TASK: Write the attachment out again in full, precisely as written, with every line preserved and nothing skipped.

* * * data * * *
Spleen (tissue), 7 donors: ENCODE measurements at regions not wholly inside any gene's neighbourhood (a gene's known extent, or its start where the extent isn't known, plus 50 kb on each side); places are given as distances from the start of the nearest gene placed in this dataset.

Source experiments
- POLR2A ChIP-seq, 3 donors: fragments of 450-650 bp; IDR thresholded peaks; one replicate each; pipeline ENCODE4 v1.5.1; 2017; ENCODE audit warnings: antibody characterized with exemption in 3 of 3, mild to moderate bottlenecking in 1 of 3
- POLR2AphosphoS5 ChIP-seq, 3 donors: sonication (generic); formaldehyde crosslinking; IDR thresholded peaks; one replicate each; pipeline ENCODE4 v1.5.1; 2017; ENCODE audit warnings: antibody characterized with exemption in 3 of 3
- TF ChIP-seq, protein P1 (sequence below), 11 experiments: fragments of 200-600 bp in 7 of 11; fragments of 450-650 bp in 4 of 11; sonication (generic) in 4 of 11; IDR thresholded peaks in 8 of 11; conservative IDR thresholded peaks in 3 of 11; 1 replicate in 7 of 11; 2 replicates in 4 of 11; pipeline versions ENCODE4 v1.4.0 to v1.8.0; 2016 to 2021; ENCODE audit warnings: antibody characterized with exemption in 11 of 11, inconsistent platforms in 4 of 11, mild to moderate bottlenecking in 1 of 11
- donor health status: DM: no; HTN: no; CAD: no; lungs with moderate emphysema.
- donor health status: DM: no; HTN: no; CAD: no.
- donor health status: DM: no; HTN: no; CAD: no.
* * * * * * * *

Spleen (tissue), 7 donors: ENCODE measurements at regions not wholly inside any gene's neighbourhood (a gene's known extent, or its start where the extent isn't known, plus 50 kb on each side); places are given as distances from the start of the nearest gene placed in this dataset.

Source experiments
- POLR2A ChIP-seq, 3 donors: fragments of 450-650 bp; IDR thresholded peaks; one replicate each; pipeline ENCODE4 v1.5.1; 2017; ENCODE audit warnings: antibody characterized with exemption in 3 of 3, mild to moderate bottlenecking in 1 of 3
- POLR2AphosphoS5 ChIP-seq, 3 donors: sonication (generic); formaldehyde crosslinking; IDR thresholded peaks; one replicate each; pipeline ENCODE4 v1.5.1; 2017; ENCODE audit warnings: antibody characterized with exemption in 3 of 3
- TF ChIP-seq, protein P1 (sequence below), 11 experiments: fragments of 200-600 bp in 7 of 11; fragments of 450-650 bp in 4 of 11; sonication (generic) in 4 of 11; IDR thresholded peaks in 8 of 11; conservative IDR thresholded peaks in 3 of 11; 1 replicate in 7 of 11; 2 replicates in 4 of 11; pipeline versions ENCODE4 v1.4.0 to v1.8.0; 2016 to 2021; ENCODE audit warnings: antibody characterized with exemption in 11 of 11, inconsistent platforms in 4 of 11, mild to moderate bottlenecking in 1 of 11
- donor health status: DM: no; HTN: no; CAD: no; lungs with moderate emphysema.
- donor health status: DM: no; HTN: no; CAD: no.
- donor health status: DM: no; HTN: no; CAD: no.